"So that's settled then, we bury her alive in the iron bridle. That'll keep her tongue still."By autumn I was itching to obtain it but the details had escaped me and it was only thanks to judicious searching of the Lowdham book festival website that Neil untangled the details sufficient to order me the book. I loved Company of Liars and I have since recommended it widely - not just here but In Real Life. I was therefore keen to not mess up a second time and catch her talk at Lowdham this year about her new book, The Owl Killers.
But there was a minor panic: the hardback had sold out and the paperback wasn't due until the autumn. A sign, with no presence of any books beneath it, declared this on the main festival book display table. NOOOOOOOOOOOOO!!!!!!!!!!!
Thankfully, Lowdham's own independent book shop has staff that are made of sterner stuff, unprepared to admit defeat. They kept on at publishers Penguin until it was probably easier for them to capitulate. Trade paperbacks were provided, as big and fat and juicy as the hardback that CoL had been with a comparable whopping great 560 pages of delightful reading on offer. I was much relieved to see them for sale at her speaking event in the Lowdham Primitive Methodist Hall.
With that relief, we could get onto the business of hearing Maitland discuss her new work. Like her previous text, it remains in the middle ages but whereas CoL had a single narrator, The Owl Killers has multiple narrators and - to my mind - works all the better for that because the narrative thrust is so different. Maitland patiently led her audience through the development of the novel: CoL's narrator has originally been intended as merely the opening and closing commentator for The Owl Killers. Indeed, there is a brief trace remaining in the epilogue of TOK of our/a camelot and it is fascinating to think that that wonderful character from CoL could ever have been contained to the outskirts of another text. But TOK is very much its own work, if still full of the same detail for history and story-telling.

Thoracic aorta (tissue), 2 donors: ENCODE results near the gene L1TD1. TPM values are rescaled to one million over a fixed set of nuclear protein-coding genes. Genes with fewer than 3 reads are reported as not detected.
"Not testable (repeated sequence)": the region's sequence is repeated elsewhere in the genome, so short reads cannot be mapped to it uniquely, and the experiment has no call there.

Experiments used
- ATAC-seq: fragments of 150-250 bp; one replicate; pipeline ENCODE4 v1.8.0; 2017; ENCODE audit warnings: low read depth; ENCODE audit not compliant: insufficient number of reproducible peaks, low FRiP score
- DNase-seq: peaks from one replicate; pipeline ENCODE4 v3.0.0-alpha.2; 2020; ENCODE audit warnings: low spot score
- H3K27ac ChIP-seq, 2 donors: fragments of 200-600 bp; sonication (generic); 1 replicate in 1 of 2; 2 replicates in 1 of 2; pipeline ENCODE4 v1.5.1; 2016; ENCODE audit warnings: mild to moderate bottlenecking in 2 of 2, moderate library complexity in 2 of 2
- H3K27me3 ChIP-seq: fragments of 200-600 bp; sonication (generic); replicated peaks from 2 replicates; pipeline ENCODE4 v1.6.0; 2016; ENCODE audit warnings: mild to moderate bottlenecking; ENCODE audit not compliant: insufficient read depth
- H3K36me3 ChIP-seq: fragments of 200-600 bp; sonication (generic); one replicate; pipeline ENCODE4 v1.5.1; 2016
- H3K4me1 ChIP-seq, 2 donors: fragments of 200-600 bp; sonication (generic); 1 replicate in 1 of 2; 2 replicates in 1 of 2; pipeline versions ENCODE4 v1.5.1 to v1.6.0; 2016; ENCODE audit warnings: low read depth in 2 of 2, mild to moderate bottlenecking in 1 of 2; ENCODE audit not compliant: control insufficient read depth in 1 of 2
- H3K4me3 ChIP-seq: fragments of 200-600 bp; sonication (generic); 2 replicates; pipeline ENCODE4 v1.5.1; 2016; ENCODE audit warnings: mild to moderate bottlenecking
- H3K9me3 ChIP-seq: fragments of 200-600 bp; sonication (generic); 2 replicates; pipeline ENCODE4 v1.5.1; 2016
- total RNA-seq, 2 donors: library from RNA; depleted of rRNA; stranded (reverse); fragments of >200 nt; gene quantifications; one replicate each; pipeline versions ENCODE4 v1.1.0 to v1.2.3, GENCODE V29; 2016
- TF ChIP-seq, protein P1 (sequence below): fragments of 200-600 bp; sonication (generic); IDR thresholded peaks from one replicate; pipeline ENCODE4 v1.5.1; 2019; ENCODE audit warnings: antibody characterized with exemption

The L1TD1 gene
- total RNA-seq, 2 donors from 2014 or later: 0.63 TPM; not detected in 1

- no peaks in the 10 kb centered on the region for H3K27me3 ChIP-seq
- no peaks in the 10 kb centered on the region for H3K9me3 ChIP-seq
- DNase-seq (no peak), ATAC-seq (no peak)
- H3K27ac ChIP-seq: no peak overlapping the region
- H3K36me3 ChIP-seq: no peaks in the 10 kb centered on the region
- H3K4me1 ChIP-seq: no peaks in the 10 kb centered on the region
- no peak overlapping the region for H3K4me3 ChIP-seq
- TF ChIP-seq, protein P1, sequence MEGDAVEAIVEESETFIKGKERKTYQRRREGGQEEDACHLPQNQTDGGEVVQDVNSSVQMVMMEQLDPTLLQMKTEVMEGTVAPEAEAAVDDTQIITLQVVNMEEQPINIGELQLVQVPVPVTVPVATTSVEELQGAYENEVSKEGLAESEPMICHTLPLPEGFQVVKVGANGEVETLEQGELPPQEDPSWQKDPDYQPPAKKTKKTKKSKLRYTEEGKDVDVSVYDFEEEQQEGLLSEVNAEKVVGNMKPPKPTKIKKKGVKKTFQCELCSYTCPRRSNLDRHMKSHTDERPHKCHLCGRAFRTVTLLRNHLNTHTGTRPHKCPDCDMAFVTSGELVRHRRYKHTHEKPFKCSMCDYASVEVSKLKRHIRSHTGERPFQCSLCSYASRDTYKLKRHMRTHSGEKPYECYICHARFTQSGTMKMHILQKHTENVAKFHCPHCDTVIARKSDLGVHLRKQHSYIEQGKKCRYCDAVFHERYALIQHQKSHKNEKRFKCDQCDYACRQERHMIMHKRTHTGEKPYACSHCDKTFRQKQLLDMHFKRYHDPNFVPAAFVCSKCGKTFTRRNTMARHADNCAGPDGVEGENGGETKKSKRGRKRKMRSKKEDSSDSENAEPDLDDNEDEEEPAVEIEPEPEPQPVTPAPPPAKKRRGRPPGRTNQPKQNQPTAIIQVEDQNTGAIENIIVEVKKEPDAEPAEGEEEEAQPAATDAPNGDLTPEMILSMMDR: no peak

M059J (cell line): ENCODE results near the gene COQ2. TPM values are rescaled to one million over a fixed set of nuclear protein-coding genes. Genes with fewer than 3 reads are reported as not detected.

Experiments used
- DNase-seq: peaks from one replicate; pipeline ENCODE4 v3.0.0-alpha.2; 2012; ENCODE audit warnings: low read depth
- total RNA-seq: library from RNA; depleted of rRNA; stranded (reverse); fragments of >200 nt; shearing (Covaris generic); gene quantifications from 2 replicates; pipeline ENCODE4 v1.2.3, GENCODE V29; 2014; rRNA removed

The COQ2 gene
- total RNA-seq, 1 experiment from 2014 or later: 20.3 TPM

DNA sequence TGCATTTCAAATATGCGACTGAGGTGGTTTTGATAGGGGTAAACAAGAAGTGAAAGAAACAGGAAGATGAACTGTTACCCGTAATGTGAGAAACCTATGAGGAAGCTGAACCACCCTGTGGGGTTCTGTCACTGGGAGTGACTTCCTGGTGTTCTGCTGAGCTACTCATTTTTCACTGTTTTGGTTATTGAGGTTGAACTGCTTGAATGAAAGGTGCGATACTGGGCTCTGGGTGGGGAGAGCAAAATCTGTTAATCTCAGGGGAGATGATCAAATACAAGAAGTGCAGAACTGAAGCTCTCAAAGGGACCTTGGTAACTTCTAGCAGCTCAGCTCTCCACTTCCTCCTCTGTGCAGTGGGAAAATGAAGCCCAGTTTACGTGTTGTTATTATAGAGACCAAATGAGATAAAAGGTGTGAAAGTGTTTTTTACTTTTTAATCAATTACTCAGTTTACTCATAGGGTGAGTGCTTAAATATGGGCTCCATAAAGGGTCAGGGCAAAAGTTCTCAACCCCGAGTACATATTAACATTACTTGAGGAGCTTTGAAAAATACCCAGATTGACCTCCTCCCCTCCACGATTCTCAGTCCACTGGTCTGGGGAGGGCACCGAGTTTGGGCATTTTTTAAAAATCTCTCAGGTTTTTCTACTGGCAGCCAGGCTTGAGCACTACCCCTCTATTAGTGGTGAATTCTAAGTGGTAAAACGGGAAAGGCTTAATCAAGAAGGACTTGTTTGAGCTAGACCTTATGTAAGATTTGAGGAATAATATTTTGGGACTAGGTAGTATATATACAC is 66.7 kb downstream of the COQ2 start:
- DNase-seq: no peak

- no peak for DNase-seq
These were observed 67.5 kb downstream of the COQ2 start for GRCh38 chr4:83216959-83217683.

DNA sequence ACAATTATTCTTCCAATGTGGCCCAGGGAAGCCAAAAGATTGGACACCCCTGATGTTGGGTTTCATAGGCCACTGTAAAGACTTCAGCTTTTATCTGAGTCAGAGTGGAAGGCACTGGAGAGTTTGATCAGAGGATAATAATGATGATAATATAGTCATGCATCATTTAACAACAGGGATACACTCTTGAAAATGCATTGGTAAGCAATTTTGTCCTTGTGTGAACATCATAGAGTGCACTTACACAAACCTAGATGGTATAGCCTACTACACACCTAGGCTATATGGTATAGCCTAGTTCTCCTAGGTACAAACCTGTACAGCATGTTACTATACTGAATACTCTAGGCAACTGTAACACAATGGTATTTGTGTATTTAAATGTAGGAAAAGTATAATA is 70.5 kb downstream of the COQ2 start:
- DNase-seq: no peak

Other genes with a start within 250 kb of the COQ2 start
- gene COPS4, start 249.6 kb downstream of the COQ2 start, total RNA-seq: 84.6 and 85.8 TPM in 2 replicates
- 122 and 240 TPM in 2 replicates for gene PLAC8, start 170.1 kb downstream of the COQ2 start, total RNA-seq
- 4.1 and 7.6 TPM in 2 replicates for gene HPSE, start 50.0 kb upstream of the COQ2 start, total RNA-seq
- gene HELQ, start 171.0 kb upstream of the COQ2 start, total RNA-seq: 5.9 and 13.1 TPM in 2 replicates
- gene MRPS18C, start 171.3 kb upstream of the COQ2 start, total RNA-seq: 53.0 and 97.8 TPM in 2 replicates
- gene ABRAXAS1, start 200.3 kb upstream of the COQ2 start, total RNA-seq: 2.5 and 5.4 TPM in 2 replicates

I confess I knew relatively little of the history of beguinages, in Europe or in England. But Maitland spoke with gentle authority of the fascinating history she had discovered in the outlands of historical writings - and I certainly will be on the lookout for further texts on their fragmented history and presence in England. Centred on a collective of women who have moved to the outskirts of the village of Ulewic, the narrative combines religious history - both within and outside the Catholic church, the lives of women, rural poverty, and manorial power with tales of ancient beliefs and fraught attitudes towards sexuality. It is a heady mix and one that kept me turning the pages frantically through the weekend (I started it yesterday - Sunday - and had to force myself to pause with a 1/5th still to complete before concluding it this evening after work).
Heartily recommended. It may be a different style of narrative structure to the single viewpoint narration of CoL but The Owl Killers is a worthy successor to its skillful story-telling.